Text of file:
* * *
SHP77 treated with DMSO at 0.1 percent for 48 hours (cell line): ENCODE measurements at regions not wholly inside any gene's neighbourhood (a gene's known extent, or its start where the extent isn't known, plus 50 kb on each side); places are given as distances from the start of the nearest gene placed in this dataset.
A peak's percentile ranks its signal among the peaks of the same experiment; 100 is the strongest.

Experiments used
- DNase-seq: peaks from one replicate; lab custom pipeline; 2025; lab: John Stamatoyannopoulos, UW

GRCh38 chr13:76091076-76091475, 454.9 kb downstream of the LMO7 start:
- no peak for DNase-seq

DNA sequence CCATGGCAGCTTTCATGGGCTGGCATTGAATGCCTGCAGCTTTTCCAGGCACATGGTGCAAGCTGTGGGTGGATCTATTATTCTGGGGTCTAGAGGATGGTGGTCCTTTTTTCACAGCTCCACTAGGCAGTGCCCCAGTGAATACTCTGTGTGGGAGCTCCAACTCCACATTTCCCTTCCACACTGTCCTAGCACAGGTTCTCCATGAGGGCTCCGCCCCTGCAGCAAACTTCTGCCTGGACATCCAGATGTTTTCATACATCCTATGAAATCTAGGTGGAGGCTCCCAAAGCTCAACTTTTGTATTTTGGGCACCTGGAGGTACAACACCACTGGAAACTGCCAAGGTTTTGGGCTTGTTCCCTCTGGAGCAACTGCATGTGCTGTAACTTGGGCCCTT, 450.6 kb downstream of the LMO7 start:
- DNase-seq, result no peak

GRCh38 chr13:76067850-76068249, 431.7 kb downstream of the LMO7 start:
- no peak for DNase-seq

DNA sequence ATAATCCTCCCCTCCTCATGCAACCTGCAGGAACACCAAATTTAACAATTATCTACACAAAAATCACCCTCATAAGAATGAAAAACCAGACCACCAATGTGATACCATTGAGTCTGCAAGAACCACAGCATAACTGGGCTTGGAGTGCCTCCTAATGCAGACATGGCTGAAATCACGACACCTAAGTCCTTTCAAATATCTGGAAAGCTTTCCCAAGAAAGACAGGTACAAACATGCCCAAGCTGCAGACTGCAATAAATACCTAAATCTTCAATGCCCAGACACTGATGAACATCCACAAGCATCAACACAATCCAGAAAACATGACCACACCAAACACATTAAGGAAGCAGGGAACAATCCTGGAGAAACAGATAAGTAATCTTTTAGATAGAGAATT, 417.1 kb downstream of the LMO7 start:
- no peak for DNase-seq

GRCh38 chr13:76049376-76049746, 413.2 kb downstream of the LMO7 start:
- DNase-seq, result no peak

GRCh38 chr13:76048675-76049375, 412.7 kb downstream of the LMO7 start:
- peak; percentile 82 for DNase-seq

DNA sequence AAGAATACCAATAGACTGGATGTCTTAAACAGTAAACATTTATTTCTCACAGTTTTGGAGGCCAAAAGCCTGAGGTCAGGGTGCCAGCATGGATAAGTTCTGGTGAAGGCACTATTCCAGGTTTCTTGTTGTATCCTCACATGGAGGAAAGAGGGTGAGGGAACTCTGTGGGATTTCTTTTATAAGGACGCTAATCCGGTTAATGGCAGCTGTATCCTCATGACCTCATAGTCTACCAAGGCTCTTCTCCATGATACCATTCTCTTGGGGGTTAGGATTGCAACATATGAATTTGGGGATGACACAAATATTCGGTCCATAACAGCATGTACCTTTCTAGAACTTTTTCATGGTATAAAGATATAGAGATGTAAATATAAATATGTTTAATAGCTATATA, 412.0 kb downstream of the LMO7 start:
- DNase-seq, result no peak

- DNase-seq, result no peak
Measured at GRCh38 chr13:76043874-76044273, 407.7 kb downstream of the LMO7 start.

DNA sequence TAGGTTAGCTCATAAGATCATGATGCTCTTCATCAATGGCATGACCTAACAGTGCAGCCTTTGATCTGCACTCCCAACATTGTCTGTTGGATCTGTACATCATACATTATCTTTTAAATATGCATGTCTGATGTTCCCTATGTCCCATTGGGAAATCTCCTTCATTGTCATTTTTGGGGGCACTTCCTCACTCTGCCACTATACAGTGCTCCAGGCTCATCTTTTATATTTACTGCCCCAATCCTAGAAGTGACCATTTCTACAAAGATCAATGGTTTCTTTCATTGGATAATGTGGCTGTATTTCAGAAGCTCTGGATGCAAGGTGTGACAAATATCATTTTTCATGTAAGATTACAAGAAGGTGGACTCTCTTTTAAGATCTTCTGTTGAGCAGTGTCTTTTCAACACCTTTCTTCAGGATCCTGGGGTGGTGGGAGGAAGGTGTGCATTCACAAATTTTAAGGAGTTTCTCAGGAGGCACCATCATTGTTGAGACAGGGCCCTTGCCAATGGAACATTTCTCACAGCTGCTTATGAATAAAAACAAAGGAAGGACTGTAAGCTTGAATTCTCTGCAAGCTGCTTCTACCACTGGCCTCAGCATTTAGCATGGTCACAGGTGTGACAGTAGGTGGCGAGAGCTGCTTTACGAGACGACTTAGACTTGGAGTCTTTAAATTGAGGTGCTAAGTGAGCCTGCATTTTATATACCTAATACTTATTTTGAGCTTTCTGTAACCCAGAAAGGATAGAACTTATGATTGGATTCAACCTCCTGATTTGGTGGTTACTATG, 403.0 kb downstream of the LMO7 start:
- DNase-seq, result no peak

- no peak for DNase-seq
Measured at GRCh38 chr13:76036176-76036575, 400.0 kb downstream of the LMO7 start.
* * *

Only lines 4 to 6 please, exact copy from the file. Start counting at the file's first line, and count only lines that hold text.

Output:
- DNase-seq: peaks from one replicate; lab custom pipeline; 2025; lab: John Stamatoyannopoulos, UW

GRCh38 chr13:76091076-76091475, 454.9 kb downstream of the LMO7 start:
- no peak for DNase-seq